[0004] As in previous battery cells, e.g., a Li-ion cell, an electrolyte composition provides a medium of mobility for exchange of active ions between the electrode members of the present cell. In a present lithium battery cell this electrolyte composition is in similar manner essentially a solution of dissociable lithium compound, preferably in a non-aqueous solvent. Any of the prior electrolyte compositions comprising solutes of LiClO4, LiBF4, LiCF3SO3, or the like in solvents comprising propylene carbonate, dimethyl carbonate, ethylene carbonate, or the like and mixtures thereof serve well in the present cells. A particularly preferred electrolyte comprises 1M LiPF6 in an equipart mixture of propylene carbonate and ethylene carbonate.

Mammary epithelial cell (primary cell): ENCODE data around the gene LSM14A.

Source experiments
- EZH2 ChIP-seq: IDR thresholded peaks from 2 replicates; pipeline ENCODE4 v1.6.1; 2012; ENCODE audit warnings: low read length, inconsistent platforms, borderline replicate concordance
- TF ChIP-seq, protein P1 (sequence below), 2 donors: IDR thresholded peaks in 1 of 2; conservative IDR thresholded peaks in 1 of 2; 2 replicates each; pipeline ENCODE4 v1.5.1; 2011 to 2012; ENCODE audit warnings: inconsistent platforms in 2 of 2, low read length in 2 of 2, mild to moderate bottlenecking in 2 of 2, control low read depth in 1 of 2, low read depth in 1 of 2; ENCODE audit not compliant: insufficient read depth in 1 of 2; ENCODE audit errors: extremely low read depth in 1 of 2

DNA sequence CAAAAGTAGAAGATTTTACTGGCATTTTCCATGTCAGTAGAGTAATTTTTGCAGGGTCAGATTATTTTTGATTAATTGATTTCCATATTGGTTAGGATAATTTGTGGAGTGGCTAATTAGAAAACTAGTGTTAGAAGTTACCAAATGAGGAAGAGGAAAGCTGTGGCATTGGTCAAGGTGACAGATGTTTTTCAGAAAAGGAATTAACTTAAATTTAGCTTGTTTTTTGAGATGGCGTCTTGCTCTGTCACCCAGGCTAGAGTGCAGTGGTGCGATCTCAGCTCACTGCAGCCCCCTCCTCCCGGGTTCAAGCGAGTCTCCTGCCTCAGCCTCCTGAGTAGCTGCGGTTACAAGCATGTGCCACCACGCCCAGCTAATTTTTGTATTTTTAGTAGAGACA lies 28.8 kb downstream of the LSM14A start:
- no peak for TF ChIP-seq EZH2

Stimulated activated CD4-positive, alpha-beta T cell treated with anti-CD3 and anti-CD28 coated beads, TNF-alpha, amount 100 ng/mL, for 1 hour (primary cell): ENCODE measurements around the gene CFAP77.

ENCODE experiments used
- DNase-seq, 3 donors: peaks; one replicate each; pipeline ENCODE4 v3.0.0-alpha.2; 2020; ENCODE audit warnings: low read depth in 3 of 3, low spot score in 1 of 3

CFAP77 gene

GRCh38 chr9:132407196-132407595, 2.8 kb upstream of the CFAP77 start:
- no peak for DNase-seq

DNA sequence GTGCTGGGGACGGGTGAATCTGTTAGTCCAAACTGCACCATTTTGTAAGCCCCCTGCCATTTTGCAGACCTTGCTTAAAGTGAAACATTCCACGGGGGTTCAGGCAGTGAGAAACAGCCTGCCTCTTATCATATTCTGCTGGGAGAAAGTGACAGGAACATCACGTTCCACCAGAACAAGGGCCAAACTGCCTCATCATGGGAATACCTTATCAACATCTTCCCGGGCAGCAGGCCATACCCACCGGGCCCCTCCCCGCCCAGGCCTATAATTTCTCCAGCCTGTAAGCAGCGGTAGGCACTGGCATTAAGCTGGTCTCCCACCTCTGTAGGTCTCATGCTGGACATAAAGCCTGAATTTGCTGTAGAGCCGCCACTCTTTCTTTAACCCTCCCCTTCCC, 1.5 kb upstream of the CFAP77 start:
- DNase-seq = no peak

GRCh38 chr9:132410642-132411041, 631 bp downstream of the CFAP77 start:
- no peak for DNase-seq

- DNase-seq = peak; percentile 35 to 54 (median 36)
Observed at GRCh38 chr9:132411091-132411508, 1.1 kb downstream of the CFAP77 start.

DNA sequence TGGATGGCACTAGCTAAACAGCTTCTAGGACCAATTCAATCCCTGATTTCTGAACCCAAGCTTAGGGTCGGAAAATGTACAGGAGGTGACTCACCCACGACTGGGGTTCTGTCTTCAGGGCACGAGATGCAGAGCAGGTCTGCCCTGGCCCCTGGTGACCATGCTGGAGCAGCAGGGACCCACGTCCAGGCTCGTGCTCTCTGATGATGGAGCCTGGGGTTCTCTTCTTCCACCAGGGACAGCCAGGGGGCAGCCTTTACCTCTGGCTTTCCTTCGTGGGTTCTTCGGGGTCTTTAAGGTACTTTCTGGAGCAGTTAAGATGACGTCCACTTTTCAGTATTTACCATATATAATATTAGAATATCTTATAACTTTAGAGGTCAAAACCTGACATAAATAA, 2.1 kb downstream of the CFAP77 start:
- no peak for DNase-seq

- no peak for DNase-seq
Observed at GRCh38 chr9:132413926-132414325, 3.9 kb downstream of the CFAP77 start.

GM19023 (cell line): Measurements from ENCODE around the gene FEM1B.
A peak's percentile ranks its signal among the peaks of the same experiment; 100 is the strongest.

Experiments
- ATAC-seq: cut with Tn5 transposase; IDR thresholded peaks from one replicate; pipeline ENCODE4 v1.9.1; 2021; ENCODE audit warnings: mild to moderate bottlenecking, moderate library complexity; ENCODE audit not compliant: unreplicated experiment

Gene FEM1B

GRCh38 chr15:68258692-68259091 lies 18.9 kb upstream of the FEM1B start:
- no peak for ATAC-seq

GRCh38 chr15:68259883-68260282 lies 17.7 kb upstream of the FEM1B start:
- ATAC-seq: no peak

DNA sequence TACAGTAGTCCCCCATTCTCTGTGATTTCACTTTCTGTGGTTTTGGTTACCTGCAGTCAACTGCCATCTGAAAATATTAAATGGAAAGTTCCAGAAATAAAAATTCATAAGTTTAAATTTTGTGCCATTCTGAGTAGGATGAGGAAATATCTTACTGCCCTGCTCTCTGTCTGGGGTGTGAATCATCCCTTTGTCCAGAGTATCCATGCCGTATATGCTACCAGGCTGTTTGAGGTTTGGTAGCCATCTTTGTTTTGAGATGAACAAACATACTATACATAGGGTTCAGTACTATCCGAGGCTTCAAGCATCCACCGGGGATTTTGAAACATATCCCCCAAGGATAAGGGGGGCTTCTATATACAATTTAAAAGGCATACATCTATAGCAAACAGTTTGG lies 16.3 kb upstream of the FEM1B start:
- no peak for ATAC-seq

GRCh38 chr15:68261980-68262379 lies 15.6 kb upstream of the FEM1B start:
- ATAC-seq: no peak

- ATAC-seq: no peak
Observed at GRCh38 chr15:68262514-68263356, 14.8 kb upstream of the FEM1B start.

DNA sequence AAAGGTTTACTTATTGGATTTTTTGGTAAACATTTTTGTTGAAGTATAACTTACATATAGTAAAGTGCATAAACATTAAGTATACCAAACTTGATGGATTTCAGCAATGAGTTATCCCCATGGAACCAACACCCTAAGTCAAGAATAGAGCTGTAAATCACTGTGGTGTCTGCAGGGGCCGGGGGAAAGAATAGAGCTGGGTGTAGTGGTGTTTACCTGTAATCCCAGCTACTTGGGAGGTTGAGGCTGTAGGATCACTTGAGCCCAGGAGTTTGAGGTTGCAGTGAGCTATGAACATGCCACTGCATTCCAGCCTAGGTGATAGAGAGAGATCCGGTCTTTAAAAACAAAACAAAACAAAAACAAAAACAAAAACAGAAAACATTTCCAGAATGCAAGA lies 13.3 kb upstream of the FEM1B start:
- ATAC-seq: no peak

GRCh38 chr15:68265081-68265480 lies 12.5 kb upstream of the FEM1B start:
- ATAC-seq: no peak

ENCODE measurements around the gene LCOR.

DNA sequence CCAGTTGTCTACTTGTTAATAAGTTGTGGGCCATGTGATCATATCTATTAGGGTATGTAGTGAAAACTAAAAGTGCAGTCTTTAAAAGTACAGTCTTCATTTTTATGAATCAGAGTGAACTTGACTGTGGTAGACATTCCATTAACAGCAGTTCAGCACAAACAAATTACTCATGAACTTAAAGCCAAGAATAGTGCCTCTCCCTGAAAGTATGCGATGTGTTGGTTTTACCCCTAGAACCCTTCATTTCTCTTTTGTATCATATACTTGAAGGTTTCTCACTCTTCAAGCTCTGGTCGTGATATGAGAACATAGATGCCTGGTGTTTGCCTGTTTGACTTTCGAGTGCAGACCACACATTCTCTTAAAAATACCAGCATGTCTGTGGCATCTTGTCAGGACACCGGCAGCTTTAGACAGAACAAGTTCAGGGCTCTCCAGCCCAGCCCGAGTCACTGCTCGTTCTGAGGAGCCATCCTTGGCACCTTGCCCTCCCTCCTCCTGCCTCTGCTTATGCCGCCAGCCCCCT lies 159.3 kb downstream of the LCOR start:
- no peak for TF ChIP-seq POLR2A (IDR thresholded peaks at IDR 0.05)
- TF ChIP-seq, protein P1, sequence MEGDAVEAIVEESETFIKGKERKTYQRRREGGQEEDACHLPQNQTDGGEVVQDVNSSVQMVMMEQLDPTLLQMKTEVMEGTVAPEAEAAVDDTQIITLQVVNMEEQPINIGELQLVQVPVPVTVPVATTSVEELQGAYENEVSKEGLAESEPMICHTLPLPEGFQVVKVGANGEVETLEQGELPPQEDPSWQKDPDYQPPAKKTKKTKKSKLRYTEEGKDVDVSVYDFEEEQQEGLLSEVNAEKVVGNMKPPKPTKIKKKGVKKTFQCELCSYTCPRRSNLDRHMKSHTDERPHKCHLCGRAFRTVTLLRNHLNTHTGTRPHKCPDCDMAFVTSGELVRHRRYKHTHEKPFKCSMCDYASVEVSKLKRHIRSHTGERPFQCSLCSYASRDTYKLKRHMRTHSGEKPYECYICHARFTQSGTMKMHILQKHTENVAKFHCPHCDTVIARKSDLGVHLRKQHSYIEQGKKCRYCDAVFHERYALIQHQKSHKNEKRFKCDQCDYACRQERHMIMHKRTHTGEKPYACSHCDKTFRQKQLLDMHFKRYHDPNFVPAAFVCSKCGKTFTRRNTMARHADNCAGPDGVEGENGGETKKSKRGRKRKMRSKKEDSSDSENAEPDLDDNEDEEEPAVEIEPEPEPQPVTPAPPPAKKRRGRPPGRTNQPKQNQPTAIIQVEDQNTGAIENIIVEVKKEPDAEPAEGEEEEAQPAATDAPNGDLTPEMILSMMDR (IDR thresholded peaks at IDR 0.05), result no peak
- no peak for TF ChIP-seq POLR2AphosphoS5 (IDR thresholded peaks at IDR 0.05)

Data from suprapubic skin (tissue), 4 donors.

[0005] Fabrication of the present cells may follow in large part that of prior lithium cell structures, utilizing, for instance, either metallic lithium or, preferably, lithium alloy or lithiated inclusion materials as a source of Li+ ions. Such fabrication is likewise similar in major respect with that of earlier cells wherein electrode members were often formed as layers of active particulate components, such as lithiated insertion or intercalation compounds, dispersed in binder media typically comprising vinyl or vinylidene polymer or copolymer materials. A (poly)vinylidene fluoride copolymer widely used in prior compositions, for example, is well-suited for cells of the present invention.

[0006] As an essential departure from prior rechargeable cells, however, the present cells comprise electrodes of nano-metal particles which exhibit no open interstices or other readily discernible means for enabling intercalation or other inclusion of transient Li+ ions. Nonetheless, apparently by virtue of the high reactivity arising from their ultra-fine particle size, these nano-metal electrode components seem to be capable of initiating a reversible dissociative reaction within the cell electrolyte composition which supports effective energy storage and delivery.